Contributed by Karen Lightman, Managing Director, MEMS Industry Group
It was a great (though long) day flying into Boston to be a guest at the SVTC workshop focusing on the commercialization of innovative semiconductor based technologies.
As prefaced in the invitation “there is an explosion of materials and architecture driven innovation happening in MEMS, micro-fluidics, life sciences, energy harvesting and other disruptive new technologies.” This interactive forum was organized by SVTC to give an inside view to several of these emerging technologies, and how to bring them from idea stage to market entry and beyond.
For those of you who attended MIG’s joint workshop with BSAC on MEMS commercialization, you’ll recall that this topic of spawning MEMS commercialization is near and dear to my heart, so I enjoyed this program that featured an introduction by Bert Bruggeman, CEO of SVTC. Though I had the pleasure of hearing Bert’s presentation at the BSAC/MIG program last month, I always enjoy how Bert sprinkles in wise words of wisdom and yes, dry wit. In his presentation on “Bridging the Chasm from Ideation to Production” I loved hearing Bert tell it like it is. I think I will start making a list of my favorite Bert-isms: quotable quotes such as “stop making specialized equipment, MEMS has enough” (which he said at the BSAC/MIG workshop) and this time my favorite was “don’t innovate if you don’t have to.” Really simple stuff, but so true. Can’t wait to write down more when I see Bert present at the MEMS Technology Summit next week…
Carrying on the theme of how to leverage 40 years of semiconductor industry investment to accelerate innovative new ideas to market, the next speaker was James Carey, Co-founder of Sionyx. While I am clearly not a physicist (though my father-in-law is; so I should get some credit), I was able to follow most of Dr. Carey’s presentation on “Lessons Learned: Guiding Semiconductor Innovation from Lab to Fab.” Dr. Carey described his trials and errors and (hopefully) success in determining how and when to move technology development forward to meet time to market imperatives. My main take away from his presentation is that Sionyx hopes to revolutionize night vision through a nuanced silicon-based manufacturing process. I wish him and his company much success because it sounds so cool.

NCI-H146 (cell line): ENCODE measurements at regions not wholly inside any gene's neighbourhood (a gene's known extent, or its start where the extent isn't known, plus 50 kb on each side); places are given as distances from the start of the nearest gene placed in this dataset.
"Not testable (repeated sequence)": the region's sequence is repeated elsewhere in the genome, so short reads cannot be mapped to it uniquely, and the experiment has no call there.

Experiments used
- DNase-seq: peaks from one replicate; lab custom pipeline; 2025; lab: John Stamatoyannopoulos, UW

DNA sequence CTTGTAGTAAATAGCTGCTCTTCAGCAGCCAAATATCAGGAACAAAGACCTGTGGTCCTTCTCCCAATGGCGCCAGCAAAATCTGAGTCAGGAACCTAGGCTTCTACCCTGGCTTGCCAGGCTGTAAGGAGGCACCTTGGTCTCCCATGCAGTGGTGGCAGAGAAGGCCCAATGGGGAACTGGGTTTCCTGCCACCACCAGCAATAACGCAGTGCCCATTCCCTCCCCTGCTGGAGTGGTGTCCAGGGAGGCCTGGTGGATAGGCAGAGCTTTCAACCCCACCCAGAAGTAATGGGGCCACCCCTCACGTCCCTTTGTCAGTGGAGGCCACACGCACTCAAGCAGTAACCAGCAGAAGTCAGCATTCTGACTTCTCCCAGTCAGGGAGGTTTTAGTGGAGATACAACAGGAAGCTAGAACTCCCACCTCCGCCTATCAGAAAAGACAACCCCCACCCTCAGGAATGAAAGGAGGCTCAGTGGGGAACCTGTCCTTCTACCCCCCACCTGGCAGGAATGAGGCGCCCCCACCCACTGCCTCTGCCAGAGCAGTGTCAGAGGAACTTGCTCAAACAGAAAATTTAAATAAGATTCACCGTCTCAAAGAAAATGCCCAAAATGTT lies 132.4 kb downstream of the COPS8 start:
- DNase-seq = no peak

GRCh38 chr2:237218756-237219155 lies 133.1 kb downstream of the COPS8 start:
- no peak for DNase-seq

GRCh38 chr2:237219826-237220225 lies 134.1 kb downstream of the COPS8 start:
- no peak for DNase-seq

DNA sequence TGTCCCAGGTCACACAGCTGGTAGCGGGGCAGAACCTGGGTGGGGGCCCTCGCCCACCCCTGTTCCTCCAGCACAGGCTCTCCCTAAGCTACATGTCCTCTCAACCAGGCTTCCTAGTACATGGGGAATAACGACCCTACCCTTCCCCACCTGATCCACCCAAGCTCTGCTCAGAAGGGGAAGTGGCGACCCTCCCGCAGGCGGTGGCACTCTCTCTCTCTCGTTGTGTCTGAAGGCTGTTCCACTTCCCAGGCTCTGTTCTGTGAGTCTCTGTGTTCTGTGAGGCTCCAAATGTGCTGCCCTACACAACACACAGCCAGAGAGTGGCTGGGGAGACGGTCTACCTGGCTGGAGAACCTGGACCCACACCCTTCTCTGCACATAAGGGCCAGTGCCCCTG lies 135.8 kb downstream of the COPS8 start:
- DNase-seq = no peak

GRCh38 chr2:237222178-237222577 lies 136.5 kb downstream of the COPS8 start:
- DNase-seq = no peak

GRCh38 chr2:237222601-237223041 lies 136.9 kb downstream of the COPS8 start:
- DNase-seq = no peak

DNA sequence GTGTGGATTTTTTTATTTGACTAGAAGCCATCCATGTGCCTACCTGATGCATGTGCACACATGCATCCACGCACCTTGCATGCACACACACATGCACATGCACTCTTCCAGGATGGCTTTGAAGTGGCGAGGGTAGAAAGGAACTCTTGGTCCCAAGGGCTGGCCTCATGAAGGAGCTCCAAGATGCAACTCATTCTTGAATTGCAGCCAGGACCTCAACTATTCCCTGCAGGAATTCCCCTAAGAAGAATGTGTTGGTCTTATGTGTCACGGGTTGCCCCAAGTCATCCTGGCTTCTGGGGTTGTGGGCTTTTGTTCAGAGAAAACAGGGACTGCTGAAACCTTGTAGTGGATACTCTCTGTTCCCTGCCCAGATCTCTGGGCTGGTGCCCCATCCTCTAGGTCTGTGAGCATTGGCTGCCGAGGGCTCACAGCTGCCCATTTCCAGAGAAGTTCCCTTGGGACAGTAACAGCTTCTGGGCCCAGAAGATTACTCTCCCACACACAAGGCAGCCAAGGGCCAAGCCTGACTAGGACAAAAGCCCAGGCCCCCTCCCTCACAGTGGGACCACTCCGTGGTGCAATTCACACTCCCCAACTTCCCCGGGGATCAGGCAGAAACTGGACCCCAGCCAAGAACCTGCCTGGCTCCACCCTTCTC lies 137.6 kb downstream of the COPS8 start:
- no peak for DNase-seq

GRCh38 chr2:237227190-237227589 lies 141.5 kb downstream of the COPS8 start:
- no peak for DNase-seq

The next presenter was Arjang Hassibi, Professor at the University of Texas in Austin and CEO of InSilixa Corporation. Dr. Hassibi’s presentation discussed “the next wave: the integration of novel biochemical devices to the semiconductor environment.” And again, though much of the technical aspects of his company’s technology were a bit above my pay-grade, I was pleased to hear him talk of the trend towards Point of Care diagnostics, as this will be one of the key points of the Quality of Life panel at the upcoming MIG CEO-level event, MEMS Executive Congress. Dr. Hassibi showed a great slide with the decision tree that a startup must make with respect to product marketing and positioning, in terms of profit margin, penetration and volume. You can’t have all three, so you have to choose the path that makes the best sense for your company. Wise words…more companies should follow that mantra.
I really enjoyed meeting some new and old colleagues at the program, including SVTC’s Julian Searle (who organized the event), of course, Bert, and the other members of the SVTC sales team who came for the event. I shared thoughts on how “fabless is fabulous” with a newly formed fabless-enabling/consulting boutique firm, Custom Nanotech with their president and co-founder, Brent Buchine. I also had the pleasure of having lunch with Craig Core, VP of Operations for Qualtre and later with Tim Brosnihan, Director of MEMS Technology at Pixtronix. Besides talking about Steelers football (okay and the Patriots, too), we discussed the HOT MEMS space and how their respective companies are well poised for success (they just need to join MIG as official members to really make it happen, HINT HINT).
All in all – going to Boston was really worthwhile and got me to thinking that MIG should host an event there soon. With all the activity in the Boston area – it seems to beg the question – when can MIG host a seminar of its own? Here’s my plan – showcase MIG members in the Boston area (ADI, for starters) as well as other MEMS companies in the region (you know who you are!) and then we end the day with a beer at Cambridge Brewing Company. Sound good? Let me know if you are in!